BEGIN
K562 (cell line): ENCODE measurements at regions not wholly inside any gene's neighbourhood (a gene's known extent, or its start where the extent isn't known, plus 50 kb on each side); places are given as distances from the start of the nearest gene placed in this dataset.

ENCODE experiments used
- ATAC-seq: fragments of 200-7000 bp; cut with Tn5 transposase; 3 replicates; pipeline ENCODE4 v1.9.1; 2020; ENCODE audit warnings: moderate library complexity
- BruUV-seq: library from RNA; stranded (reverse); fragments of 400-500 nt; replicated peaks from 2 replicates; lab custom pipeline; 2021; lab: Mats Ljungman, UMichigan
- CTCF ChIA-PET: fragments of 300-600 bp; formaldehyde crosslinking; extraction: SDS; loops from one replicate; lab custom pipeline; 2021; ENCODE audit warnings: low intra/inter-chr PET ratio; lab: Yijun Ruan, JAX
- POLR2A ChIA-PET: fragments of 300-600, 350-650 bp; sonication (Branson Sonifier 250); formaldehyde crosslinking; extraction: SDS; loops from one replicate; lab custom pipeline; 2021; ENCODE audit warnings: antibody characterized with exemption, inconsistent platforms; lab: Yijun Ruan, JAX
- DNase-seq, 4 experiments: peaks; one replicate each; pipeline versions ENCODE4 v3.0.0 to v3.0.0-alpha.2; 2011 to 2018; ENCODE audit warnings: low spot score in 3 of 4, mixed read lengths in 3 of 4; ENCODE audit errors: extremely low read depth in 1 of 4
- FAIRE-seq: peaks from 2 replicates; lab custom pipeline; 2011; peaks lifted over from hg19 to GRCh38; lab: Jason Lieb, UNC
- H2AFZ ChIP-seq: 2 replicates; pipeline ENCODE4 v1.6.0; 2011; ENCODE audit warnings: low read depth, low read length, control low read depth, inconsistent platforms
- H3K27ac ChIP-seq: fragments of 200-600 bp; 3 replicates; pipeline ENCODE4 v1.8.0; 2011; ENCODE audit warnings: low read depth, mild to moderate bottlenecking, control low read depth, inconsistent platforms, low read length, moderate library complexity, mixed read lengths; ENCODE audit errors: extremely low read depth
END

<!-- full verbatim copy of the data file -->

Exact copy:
K562 (cell line): ENCODE measurements at regions not wholly inside any gene's neighbourhood (a gene's known extent, or its start where the extent isn't known, plus 50 kb on each side); places are given as distances from the start of the nearest gene placed in this dataset.

ENCODE experiments used
- ATAC-seq: fragments of 200-7000 bp; cut with Tn5 transposase; 3 replicates; pipeline ENCODE4 v1.9.1; 2020; ENCODE audit warnings: moderate library complexity
- BruUV-seq: library from RNA; stranded (reverse); fragments of 400-500 nt; replicated peaks from 2 replicates; lab custom pipeline; 2021; lab: Mats Ljungman, UMichigan
- CTCF ChIA-PET: fragments of 300-600 bp; formaldehyde crosslinking; extraction: SDS; loops from one replicate; lab custom pipeline; 2021; ENCODE audit warnings: low intra/inter-chr PET ratio; lab: Yijun Ruan, JAX
- POLR2A ChIA-PET: fragments of 300-600, 350-650 bp; sonication (Branson Sonifier 250); formaldehyde crosslinking; extraction: SDS; loops from one replicate; lab custom pipeline; 2021; ENCODE audit warnings: antibody characterized with exemption, inconsistent platforms; lab: Yijun Ruan, JAX
- DNase-seq, 4 experiments: peaks; one replicate each; pipeline versions ENCODE4 v3.0.0 to v3.0.0-alpha.2; 2011 to 2018; ENCODE audit warnings: low spot score in 3 of 4, mixed read lengths in 3 of 4; ENCODE audit errors: extremely low read depth in 1 of 4
- FAIRE-seq: peaks from 2 replicates; lab custom pipeline; 2011; peaks lifted over from hg19 to GRCh38; lab: Jason Lieb, UNC
- H2AFZ ChIP-seq: 2 replicates; pipeline ENCODE4 v1.6.0; 2011; ENCODE audit warnings: low read depth, low read length, control low read depth, inconsistent platforms
- H3K27ac ChIP-seq: fragments of 200-600 bp; 3 replicates; pipeline ENCODE4 v1.8.0; 2011; ENCODE audit warnings: low read depth, mild to moderate bottlenecking, control low read depth, inconsistent platforms, low read length, moderate library complexity, mixed read lengths; ENCODE audit errors: extremely low read depth